Modeling, simulation aid in aircraft energy optimization

  • 16-Feb-2011 04:13 EST

Simulink was used to create a system-level simulation of a tactical fighter aircraft platform. As shown in this figure, there are six subsystem level blocks contained within the Simulink model.

A greater need to address energy optimization during the aircraft design process has recently developed due to the transition to more electric systems, a continued drive toward lower fuel consumption, and more stringent thermal management requirements. To facilitate this growing need, it is necessary to model the energy exchanges between the various subsystems and to predict the detailed distribution of power within the vehicle. As a result, the utilization of multidisciplinary modeling and simulation is a crucial element that needs to be addressed to enable a system-level energy optimization.

The modeling and simulation environment must include all relevant subsystems that comprise the aircraft power architecture. Each of the models should be capable of capturing the complex, transient subsystem interactions and relating them to the overall performance of the vehicle. It is of upmost importance that the integrated simulation is capable of effectively linking the vehicle performance to quantifiable changes in the individual subsystem design parameters. In particular, when tackling the challenge of energy optimization, there must be a major focus on the propulsion and thermal management subsystems. The efficient use of engine energy extraction and the efficient management of wasted energy are key players in the system-level optimization problem.

The MathWorks’ Simulink platform was used to create a system-level simulation of the tactical fighter aircraft platform. Simulink was ideally suited for this task due to the object oriented nature of the software and its numerical integration and optimization capabilities. Several important subsystem models were created within this system-level model. Currently, propulsion, power, and thermal management subsystem models are included and integrated together with an air vehicle model and mission profile.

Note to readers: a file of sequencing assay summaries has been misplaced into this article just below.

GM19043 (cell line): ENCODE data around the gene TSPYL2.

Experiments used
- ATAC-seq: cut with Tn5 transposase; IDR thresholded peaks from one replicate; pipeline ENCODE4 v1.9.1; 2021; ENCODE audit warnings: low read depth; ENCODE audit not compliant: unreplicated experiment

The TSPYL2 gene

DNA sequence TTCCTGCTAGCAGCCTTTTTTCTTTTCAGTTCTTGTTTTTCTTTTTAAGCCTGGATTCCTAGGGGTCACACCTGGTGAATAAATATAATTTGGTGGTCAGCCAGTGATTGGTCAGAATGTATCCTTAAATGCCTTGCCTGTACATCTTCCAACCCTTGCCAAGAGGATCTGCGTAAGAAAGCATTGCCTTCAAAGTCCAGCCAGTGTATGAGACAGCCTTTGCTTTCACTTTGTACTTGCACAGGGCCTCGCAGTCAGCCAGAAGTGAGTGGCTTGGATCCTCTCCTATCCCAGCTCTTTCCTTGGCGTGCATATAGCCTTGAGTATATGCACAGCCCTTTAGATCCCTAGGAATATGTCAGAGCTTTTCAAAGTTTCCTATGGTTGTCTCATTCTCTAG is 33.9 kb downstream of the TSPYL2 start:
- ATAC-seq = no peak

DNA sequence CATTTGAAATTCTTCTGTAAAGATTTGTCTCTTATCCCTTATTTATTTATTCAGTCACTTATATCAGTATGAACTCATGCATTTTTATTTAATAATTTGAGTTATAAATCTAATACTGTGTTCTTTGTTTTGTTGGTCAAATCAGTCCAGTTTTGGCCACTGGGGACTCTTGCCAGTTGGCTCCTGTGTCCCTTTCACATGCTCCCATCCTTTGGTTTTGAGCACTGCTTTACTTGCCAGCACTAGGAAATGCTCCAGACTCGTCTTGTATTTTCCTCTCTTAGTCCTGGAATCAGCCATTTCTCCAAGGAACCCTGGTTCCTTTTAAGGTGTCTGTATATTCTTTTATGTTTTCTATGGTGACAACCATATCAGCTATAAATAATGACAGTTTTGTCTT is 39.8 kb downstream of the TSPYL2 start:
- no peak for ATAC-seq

The Simulink model contained six subsystem level blocks: Mission Profile, Air Vehicle, Propulsion Subsystem, Thermal Management Subsystem, System Heat Loads, and System Controller.

The Mission Profile block handles all of the mission level data for the simulation and passes it to the other subsystems at each time step. The Air Vehicle model keeps track of important vehicle parameters such as weight, drag, and lift. Additionally, this subsystem uses an energy balance to determine the thrust required for the vehicle to operate throughout the flight envelope.

The Propulsion Subsystem block is responsible for calculating the engine thrust and fuel burn throughout the mission. This is accomplished using information from both the mission profile and air vehicle as well as important information from the Thermal Management Subsystem (TMS) model. There are several important and intimate connections between the propulsion subsystem and TMS in the model. This is particularly important since shaft power extraction and compressor bleed requirements from the thermal management system affect the engine performance.

The final blocks in the system-level model are the System Heat Loads block and the System Controller. The Systems Heat Loads block keeps track of the heat loads and temperature requirements of the various components over the mission profile. The System Controller uses this temperature information to control the propulsion and thermal management systems throughout the mission.

The six subsystem blocks are directly linked together through various data buses in Simulink. Also, many of the important parameters of interest such as thrust, weight, thrust specific fuel consumption, and thermal management temperatures and flow rates are saved as variables in the MATLAB workspace.

The actual engine is modeled separately using Numerical Propulsion System Simulation (NPSS) software. NPSS is the industry standard gas turbine cycle analysis software and has many capabilities in the domain of engine component modeling in addition to a very robust solver. This NPSS engine model is then directly linked to the Simulink model to enable its seamless functionality in the system-level simulation.

The NPSS engine model is directly linked to the system-level Simulink simulation through the use of an S-function in Simulink. The appropriate variables can easily be passed between the two programs at each time step of the simulation.

The system-level tactical fighter Simulink model was combined with the NPSS engine model and exercised throughout a 2-h mission profile. At the beginning of the simulation, the engine model was run in on-design mode to size the engine. After the engine was sized at the design point, the engine model was switched to off-design mode, and the system-level simulation was started. At each time step of the simulation, the Simulink and NPSS models were executed simultaneously.

The focus of the current research has been on establishing a baseline modeling and simulation environment from which to support future studies into energy optimization. Future tasks will focus on the transition to higher fidelity modules in the integrated model when necessary. Then, the research will emphasize the system-level energy optimization and the capability of trading off various TMS architectures and concepts.

This article is based on SAE Technical Paper 2010-01-1787 by Adam C. Maser, Elena Garcia, and Dimitri N. Mavris of Georgia Institute of Technology.

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